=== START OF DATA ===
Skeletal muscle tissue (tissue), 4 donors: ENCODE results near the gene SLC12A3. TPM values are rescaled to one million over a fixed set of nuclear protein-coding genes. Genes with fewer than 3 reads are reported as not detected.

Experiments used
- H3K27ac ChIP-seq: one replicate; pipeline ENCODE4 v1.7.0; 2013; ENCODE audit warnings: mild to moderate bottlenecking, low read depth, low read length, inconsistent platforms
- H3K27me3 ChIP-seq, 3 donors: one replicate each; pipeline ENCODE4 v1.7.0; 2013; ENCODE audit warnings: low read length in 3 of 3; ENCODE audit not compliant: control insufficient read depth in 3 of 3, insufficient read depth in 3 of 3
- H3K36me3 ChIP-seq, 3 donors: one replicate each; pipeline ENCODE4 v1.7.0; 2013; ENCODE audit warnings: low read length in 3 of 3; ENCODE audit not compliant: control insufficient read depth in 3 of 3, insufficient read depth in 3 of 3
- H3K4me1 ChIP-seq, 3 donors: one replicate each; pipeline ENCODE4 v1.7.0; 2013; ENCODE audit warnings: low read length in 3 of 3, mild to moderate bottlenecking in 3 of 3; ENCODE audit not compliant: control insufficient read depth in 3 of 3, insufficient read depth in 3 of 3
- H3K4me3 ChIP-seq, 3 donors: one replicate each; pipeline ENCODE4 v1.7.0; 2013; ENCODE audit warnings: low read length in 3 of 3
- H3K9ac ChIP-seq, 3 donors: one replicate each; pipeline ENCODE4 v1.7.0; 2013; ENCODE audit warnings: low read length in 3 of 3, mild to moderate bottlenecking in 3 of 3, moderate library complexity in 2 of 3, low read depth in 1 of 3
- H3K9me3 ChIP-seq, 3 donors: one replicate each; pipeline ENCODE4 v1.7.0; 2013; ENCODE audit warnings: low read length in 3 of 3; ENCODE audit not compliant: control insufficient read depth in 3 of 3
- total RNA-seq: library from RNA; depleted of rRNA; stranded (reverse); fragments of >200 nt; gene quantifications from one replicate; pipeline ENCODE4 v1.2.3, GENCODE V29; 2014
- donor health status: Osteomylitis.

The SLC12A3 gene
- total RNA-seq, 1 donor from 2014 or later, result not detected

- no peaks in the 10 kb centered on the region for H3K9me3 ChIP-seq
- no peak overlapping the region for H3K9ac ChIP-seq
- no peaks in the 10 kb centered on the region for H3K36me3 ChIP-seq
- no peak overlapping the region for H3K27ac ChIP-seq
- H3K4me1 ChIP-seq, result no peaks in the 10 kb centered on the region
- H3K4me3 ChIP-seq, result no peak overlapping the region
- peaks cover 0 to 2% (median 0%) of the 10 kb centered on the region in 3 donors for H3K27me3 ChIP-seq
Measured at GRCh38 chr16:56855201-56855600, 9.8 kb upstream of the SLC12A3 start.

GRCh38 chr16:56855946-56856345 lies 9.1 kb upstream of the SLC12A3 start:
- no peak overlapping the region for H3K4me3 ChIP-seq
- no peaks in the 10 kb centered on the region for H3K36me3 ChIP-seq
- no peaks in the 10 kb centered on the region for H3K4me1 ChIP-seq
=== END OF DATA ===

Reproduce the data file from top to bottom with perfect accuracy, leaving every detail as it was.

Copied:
Skeletal muscle tissue (tissue), 4 donors: ENCODE results near the gene SLC12A3. TPM values are rescaled to one million over a fixed set of nuclear protein-coding genes. Genes with fewer than 3 reads are reported as not detected.

Experiments used
- H3K27ac ChIP-seq: one replicate; pipeline ENCODE4 v1.7.0; 2013; ENCODE audit warnings: mild to moderate bottlenecking, low read depth, low read length, inconsistent platforms
- H3K27me3 ChIP-seq, 3 donors: one replicate each; pipeline ENCODE4 v1.7.0; 2013; ENCODE audit warnings: low read length in 3 of 3; ENCODE audit not compliant: control insufficient read depth in 3 of 3, insufficient read depth in 3 of 3
- H3K36me3 ChIP-seq, 3 donors: one replicate each; pipeline ENCODE4 v1.7.0; 2013; ENCODE audit warnings: low read length in 3 of 3; ENCODE audit not compliant: control insufficient read depth in 3 of 3, insufficient read depth in 3 of 3
- H3K4me1 ChIP-seq, 3 donors: one replicate each; pipeline ENCODE4 v1.7.0; 2013; ENCODE audit warnings: low read length in 3 of 3, mild to moderate bottlenecking in 3 of 3; ENCODE audit not compliant: control insufficient read depth in 3 of 3, insufficient read depth in 3 of 3
- H3K4me3 ChIP-seq, 3 donors: one replicate each; pipeline ENCODE4 v1.7.0; 2013; ENCODE audit warnings: low read length in 3 of 3
- H3K9ac ChIP-seq, 3 donors: one replicate each; pipeline ENCODE4 v1.7.0; 2013; ENCODE audit warnings: low read length in 3 of 3, mild to moderate bottlenecking in 3 of 3, moderate library complexity in 2 of 3, low read depth in 1 of 3
- H3K9me3 ChIP-seq, 3 donors: one replicate each; pipeline ENCODE4 v1.7.0; 2013; ENCODE audit warnings: low read length in 3 of 3; ENCODE audit not compliant: control insufficient read depth in 3 of 3
- total RNA-seq: library from RNA; depleted of rRNA; stranded (reverse); fragments of >200 nt; gene quantifications from one replicate; pipeline ENCODE4 v1.2.3, GENCODE V29; 2014
- donor health status: Osteomylitis.

The SLC12A3 gene
- total RNA-seq, 1 donor from 2014 or later, result not detected

- no peaks in the 10 kb centered on the region for H3K9me3 ChIP-seq
- no peak overlapping the region for H3K9ac ChIP-seq
- no peaks in the 10 kb centered on the region for H3K36me3 ChIP-seq
- no peak overlapping the region for H3K27ac ChIP-seq
- H3K4me1 ChIP-seq, result no peaks in the 10 kb centered on the region
- H3K4me3 ChIP-seq, result no peak overlapping the region
- peaks cover 0 to 2% (median 0%) of the 10 kb centered on the region in 3 donors for H3K27me3 ChIP-seq
Measured at GRCh38 chr16:56855201-56855600, 9.8 kb upstream of the SLC12A3 start.

GRCh38 chr16:56855946-56856345 lies 9.1 kb upstream of the SLC12A3 start:
- no peak overlapping the region for H3K4me3 ChIP-seq
- no peaks in the 10 kb centered on the region for H3K36me3 ChIP-seq
- no peaks in the 10 kb centered on the region for H3K4me1 ChIP-seq